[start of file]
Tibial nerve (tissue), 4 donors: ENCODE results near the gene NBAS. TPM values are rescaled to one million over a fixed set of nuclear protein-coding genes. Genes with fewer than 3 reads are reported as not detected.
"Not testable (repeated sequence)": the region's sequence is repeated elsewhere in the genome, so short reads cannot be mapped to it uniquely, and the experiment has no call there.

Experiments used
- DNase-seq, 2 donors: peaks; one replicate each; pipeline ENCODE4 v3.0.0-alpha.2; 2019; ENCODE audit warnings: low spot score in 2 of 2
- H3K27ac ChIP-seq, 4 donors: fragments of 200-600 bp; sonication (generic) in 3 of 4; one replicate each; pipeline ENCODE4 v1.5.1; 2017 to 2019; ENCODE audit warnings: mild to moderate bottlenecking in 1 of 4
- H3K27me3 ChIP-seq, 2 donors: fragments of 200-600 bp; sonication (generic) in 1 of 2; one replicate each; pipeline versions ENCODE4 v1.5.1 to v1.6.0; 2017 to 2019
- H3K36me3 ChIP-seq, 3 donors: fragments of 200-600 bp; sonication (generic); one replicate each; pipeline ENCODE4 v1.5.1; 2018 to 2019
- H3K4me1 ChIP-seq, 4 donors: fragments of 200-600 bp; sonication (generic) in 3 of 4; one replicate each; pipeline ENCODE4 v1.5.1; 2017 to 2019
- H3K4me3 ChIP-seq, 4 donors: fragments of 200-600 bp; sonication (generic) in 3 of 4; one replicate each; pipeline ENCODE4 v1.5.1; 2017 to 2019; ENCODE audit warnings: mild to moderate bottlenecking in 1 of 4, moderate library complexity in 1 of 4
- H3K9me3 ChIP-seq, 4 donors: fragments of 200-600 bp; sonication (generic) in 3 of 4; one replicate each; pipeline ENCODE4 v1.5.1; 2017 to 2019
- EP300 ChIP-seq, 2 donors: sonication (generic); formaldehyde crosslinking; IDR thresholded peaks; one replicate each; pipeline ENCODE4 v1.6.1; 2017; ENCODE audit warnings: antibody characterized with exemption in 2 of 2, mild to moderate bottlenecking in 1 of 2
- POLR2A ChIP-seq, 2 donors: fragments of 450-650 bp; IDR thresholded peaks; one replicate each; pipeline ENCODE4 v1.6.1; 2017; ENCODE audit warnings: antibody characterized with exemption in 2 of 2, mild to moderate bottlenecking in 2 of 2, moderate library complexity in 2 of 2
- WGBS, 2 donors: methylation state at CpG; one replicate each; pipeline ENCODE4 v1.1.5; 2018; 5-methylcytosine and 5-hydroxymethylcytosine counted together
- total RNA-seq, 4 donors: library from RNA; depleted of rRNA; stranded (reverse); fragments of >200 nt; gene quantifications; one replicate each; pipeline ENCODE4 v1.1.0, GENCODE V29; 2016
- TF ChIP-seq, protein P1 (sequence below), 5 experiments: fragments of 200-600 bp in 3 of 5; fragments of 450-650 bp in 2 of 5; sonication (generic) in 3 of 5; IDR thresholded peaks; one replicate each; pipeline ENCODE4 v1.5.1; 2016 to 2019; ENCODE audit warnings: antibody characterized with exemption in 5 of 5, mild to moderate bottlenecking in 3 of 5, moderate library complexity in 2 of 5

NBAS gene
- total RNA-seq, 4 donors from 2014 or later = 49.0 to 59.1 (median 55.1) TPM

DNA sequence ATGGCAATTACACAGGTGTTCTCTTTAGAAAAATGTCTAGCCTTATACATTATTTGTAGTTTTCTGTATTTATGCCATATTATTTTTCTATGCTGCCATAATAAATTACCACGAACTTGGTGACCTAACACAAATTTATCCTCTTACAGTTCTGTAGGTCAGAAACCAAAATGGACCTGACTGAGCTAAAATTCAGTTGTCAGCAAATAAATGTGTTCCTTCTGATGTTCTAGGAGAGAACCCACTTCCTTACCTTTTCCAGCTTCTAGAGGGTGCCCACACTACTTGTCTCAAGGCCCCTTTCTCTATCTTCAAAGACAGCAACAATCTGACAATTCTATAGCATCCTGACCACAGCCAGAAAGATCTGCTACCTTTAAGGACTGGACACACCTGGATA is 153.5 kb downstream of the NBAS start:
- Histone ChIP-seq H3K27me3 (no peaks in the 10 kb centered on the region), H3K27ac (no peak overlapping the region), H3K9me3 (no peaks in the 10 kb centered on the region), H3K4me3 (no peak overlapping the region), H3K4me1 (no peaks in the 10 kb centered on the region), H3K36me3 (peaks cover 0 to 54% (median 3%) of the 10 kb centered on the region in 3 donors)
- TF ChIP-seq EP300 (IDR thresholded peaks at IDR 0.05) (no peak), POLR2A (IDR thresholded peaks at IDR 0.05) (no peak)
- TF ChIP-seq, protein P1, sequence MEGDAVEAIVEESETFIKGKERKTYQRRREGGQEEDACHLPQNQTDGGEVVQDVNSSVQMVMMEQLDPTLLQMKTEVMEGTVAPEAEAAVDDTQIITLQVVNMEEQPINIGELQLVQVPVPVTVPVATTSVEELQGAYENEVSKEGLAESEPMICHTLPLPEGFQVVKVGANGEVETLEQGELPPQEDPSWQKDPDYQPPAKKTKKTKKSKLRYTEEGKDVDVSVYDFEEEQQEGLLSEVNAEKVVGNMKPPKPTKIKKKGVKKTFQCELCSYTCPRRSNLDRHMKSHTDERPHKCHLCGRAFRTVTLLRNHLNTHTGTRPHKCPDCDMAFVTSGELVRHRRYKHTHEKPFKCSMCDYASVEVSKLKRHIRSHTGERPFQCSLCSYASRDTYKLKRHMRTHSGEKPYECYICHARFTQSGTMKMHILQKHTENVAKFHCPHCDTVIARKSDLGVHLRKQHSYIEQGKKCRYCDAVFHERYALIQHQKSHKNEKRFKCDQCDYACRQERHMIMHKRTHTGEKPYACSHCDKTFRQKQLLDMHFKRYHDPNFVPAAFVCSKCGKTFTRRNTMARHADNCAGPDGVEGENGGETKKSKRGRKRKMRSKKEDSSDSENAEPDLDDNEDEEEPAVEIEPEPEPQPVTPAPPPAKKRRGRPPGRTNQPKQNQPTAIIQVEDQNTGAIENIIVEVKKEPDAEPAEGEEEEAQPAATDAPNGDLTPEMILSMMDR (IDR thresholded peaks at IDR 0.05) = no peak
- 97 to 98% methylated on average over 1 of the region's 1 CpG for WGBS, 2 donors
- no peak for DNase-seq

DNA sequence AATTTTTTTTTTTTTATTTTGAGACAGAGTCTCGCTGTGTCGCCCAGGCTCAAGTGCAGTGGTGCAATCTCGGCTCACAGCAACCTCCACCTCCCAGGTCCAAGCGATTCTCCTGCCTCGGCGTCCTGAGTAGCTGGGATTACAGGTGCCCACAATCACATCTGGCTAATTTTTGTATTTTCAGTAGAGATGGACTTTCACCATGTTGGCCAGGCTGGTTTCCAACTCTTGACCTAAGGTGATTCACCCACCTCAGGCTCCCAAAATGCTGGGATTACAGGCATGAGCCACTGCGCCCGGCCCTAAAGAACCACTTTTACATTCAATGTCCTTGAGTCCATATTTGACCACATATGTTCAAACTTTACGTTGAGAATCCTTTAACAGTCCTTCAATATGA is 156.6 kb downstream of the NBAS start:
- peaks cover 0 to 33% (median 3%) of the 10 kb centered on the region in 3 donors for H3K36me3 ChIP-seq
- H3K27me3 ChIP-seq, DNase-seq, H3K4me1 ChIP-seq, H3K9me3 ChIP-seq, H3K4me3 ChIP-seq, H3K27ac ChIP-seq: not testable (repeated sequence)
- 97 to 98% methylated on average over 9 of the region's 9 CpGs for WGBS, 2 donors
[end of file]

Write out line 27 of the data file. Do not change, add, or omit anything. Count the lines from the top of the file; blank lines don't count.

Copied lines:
- 97 to 98% methylated on average over 9 of the region's 9 CpGs for WGBS, 2 donors